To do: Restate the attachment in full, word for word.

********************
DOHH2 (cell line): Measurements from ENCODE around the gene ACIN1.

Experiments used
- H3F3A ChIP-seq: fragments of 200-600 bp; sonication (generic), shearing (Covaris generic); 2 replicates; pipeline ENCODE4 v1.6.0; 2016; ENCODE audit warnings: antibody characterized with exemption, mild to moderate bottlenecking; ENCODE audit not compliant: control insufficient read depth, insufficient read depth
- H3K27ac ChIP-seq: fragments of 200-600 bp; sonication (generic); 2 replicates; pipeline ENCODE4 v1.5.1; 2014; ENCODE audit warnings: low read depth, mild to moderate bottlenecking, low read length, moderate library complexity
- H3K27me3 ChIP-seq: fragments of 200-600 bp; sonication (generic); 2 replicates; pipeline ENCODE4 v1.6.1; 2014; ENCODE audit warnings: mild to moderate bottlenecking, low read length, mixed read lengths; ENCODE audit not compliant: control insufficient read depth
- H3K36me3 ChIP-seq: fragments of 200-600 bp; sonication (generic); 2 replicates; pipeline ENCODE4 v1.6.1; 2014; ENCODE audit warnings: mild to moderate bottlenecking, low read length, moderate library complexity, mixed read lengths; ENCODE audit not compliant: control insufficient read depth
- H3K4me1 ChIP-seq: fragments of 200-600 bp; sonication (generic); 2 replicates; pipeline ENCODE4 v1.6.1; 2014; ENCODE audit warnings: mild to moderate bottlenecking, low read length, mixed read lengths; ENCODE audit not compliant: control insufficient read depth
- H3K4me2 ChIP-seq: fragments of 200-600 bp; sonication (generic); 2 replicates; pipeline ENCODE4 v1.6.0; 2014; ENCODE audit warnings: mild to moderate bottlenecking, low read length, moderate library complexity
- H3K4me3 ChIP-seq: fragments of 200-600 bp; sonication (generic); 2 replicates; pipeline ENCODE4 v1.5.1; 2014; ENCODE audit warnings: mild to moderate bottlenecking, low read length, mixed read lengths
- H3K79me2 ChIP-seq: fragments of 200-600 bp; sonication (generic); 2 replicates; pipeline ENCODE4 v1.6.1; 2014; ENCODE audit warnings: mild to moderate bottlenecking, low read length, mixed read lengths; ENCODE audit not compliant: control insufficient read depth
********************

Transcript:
DOHH2 (cell line): Measurements from ENCODE around the gene ACIN1.

Experiments used
- H3F3A ChIP-seq: fragments of 200-600 bp; sonication (generic), shearing (Covaris generic); 2 replicates; pipeline ENCODE4 v1.6.0; 2016; ENCODE audit warnings: antibody characterized with exemption, mild to moderate bottlenecking; ENCODE audit not compliant: control insufficient read depth, insufficient read depth
- H3K27ac ChIP-seq: fragments of 200-600 bp; sonication (generic); 2 replicates; pipeline ENCODE4 v1.5.1; 2014; ENCODE audit warnings: low read depth, mild to moderate bottlenecking, low read length, moderate library complexity
- H3K27me3 ChIP-seq: fragments of 200-600 bp; sonication (generic); 2 replicates; pipeline ENCODE4 v1.6.1; 2014; ENCODE audit warnings: mild to moderate bottlenecking, low read length, mixed read lengths; ENCODE audit not compliant: control insufficient read depth
- H3K36me3 ChIP-seq: fragments of 200-600 bp; sonication (generic); 2 replicates; pipeline ENCODE4 v1.6.1; 2014; ENCODE audit warnings: mild to moderate bottlenecking, low read length, moderate library complexity, mixed read lengths; ENCODE audit not compliant: control insufficient read depth
- H3K4me1 ChIP-seq: fragments of 200-600 bp; sonication (generic); 2 replicates; pipeline ENCODE4 v1.6.1; 2014; ENCODE audit warnings: mild to moderate bottlenecking, low read length, mixed read lengths; ENCODE audit not compliant: control insufficient read depth
- H3K4me2 ChIP-seq: fragments of 200-600 bp; sonication (generic); 2 replicates; pipeline ENCODE4 v1.6.0; 2014; ENCODE audit warnings: mild to moderate bottlenecking, low read length, moderate library complexity
- H3K4me3 ChIP-seq: fragments of 200-600 bp; sonication (generic); 2 replicates; pipeline ENCODE4 v1.5.1; 2014; ENCODE audit warnings: mild to moderate bottlenecking, low read length, mixed read lengths
- H3K79me2 ChIP-seq: fragments of 200-600 bp; sonication (generic); 2 replicates; pipeline ENCODE4 v1.6.1; 2014; ENCODE audit warnings: mild to moderate bottlenecking, low read length, mixed read lengths; ENCODE audit not compliant: control insufficient read depth